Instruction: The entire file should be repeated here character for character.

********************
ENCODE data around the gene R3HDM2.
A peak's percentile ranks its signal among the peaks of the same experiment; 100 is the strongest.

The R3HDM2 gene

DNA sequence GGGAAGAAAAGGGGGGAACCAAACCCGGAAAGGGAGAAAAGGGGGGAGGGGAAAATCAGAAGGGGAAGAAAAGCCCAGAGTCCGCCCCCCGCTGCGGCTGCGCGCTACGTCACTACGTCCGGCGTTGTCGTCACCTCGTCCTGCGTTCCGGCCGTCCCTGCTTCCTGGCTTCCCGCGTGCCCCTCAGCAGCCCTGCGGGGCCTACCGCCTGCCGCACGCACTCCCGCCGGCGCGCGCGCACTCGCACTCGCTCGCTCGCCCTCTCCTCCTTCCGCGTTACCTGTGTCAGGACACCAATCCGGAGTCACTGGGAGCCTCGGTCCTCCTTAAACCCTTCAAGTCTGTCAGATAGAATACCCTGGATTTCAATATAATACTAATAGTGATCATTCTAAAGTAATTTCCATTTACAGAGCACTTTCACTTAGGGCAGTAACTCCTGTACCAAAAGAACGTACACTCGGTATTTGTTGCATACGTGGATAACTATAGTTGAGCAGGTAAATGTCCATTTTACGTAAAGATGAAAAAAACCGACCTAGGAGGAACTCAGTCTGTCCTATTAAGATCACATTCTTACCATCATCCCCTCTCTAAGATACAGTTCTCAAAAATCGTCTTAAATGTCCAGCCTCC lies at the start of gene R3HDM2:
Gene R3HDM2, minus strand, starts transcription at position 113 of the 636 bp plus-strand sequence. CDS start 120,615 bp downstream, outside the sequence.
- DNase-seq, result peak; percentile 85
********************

ENCODE data around the gene R3HDM2.
A peak's percentile ranks its signal among the peaks of the same experiment; 100 is the strongest.

The R3HDM2 gene

DNA sequence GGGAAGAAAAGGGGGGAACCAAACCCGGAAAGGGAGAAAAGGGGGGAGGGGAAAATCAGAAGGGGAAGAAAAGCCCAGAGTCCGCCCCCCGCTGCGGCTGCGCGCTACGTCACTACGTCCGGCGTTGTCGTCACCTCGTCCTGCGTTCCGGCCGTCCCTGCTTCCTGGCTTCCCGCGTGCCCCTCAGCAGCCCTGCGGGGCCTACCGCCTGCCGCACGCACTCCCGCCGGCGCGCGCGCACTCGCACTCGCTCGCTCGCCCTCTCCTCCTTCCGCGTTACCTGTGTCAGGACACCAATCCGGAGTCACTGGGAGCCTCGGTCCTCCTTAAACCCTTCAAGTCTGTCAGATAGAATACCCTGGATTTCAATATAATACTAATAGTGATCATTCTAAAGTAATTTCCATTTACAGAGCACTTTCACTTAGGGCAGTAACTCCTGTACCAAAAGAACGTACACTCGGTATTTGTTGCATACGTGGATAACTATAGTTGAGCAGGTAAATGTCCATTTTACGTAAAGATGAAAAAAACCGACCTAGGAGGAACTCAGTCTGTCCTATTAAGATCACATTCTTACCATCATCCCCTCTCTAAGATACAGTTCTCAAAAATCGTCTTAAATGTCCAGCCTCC lies at the start of gene R3HDM2:
Gene R3HDM2, minus strand, starts transcription at position 113 of the 636 bp plus-strand sequence. CDS start 120,615 bp downstream, outside the sequence.
- DNase-seq, result peak; percentile 85